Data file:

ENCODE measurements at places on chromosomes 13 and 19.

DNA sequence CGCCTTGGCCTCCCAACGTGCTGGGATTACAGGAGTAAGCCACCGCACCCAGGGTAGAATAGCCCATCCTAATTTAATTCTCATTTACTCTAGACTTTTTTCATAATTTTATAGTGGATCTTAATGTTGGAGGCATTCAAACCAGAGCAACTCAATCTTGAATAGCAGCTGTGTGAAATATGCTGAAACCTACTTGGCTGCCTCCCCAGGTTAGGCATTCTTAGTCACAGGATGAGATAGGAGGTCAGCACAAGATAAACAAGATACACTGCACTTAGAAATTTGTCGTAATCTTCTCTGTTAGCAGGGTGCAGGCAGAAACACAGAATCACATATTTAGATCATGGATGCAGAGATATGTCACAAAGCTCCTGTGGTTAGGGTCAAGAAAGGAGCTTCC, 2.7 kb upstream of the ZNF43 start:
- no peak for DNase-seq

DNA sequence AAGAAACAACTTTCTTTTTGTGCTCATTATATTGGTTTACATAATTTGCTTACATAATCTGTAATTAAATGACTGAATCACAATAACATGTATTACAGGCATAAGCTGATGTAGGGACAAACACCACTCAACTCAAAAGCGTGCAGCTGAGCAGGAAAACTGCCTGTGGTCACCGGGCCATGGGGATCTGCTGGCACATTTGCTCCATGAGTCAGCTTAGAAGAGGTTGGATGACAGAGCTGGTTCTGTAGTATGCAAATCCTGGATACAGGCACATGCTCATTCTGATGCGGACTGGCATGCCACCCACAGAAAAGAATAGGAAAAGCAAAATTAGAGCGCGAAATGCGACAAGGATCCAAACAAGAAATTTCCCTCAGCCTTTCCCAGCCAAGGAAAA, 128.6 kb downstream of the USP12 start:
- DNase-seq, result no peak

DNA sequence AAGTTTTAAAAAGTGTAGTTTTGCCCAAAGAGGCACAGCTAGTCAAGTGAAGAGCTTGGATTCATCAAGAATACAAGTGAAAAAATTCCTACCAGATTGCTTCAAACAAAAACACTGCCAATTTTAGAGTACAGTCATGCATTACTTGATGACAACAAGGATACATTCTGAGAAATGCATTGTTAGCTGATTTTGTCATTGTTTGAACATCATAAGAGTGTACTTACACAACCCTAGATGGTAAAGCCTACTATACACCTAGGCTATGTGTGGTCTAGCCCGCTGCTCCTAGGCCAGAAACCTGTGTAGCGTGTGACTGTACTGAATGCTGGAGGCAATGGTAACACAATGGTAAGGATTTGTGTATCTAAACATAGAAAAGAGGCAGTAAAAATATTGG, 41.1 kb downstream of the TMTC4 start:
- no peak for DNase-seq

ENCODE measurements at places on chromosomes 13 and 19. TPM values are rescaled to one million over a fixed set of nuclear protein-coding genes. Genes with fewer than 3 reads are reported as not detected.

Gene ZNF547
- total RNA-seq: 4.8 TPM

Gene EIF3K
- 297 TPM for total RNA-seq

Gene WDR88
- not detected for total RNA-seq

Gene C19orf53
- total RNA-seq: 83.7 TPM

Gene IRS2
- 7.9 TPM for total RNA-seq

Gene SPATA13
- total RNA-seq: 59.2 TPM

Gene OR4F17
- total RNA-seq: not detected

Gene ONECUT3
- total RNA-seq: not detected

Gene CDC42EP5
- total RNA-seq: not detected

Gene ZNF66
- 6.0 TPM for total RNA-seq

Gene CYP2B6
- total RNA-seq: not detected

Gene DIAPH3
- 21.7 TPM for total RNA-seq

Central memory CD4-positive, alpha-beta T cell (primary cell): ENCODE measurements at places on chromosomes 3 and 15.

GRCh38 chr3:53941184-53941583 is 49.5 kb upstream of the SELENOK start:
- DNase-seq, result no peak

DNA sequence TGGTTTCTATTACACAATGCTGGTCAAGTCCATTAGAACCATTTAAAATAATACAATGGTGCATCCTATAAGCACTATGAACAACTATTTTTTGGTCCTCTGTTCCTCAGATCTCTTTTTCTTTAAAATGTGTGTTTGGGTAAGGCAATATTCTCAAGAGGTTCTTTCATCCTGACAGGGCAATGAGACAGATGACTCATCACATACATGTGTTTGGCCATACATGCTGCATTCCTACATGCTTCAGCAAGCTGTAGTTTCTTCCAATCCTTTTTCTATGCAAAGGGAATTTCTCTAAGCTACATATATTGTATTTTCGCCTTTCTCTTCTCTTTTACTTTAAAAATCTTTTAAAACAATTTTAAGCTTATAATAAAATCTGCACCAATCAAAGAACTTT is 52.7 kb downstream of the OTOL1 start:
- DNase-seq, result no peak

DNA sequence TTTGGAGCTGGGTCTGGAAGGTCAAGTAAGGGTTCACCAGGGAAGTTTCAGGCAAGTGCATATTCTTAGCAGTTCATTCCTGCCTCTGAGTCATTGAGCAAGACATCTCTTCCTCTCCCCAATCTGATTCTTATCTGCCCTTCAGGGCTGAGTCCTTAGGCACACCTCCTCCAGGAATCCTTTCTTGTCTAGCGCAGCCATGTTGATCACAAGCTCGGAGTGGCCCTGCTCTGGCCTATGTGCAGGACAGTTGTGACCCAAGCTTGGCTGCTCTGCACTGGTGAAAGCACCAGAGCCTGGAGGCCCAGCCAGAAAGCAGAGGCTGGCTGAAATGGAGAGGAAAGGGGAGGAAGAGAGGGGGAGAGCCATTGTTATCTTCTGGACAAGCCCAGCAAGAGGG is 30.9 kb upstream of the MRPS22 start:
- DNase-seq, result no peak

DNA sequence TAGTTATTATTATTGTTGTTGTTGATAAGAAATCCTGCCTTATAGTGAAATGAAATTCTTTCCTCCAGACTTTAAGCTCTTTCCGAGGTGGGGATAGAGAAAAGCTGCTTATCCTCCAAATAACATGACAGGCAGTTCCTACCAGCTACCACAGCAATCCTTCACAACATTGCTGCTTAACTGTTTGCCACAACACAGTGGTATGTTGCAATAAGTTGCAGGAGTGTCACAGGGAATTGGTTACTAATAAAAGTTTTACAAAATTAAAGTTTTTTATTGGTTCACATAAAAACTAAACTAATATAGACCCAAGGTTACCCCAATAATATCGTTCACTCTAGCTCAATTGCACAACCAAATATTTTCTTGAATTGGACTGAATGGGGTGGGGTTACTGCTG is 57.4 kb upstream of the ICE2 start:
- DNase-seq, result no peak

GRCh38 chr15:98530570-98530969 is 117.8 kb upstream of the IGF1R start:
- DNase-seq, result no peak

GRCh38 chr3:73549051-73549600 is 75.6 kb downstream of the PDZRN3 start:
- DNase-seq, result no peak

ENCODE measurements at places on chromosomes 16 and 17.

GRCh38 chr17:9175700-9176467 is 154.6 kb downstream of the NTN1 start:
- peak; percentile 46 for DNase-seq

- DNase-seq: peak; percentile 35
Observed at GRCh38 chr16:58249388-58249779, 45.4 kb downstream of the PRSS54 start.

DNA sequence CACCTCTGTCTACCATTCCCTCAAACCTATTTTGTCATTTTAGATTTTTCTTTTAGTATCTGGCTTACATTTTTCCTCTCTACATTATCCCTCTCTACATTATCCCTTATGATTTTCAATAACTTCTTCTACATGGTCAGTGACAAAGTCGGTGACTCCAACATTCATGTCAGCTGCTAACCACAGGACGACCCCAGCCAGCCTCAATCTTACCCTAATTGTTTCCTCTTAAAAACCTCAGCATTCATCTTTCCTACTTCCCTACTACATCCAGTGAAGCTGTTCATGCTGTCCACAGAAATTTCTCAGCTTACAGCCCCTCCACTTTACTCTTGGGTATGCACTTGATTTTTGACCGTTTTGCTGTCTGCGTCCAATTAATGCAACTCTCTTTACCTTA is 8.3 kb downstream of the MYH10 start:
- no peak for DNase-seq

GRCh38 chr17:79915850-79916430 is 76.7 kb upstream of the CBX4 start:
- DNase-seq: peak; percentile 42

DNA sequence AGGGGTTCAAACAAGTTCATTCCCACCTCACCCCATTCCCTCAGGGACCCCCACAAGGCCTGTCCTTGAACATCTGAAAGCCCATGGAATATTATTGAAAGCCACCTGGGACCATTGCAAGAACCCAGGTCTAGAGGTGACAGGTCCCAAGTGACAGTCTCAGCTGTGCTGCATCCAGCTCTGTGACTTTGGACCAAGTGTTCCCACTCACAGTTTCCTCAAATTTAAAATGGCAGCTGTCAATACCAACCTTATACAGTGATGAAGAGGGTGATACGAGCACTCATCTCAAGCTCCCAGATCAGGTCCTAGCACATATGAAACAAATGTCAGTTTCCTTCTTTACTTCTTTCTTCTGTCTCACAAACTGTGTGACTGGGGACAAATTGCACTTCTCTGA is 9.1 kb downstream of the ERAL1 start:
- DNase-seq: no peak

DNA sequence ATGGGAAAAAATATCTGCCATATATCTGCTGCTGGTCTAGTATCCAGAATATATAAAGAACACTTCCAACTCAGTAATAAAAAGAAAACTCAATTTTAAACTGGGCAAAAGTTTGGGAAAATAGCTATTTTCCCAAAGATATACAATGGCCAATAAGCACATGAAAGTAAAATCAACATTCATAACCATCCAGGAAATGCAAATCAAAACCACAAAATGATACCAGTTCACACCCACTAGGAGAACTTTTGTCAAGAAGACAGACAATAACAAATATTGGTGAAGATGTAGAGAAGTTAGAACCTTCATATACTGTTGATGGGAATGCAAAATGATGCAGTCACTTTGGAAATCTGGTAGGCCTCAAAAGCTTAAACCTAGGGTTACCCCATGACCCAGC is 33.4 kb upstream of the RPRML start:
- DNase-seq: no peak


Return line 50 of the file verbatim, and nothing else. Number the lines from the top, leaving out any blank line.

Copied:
Observed at GRCh38 chr16:58249388-58249779, 45.4 kb downstream of the PRSS54 start.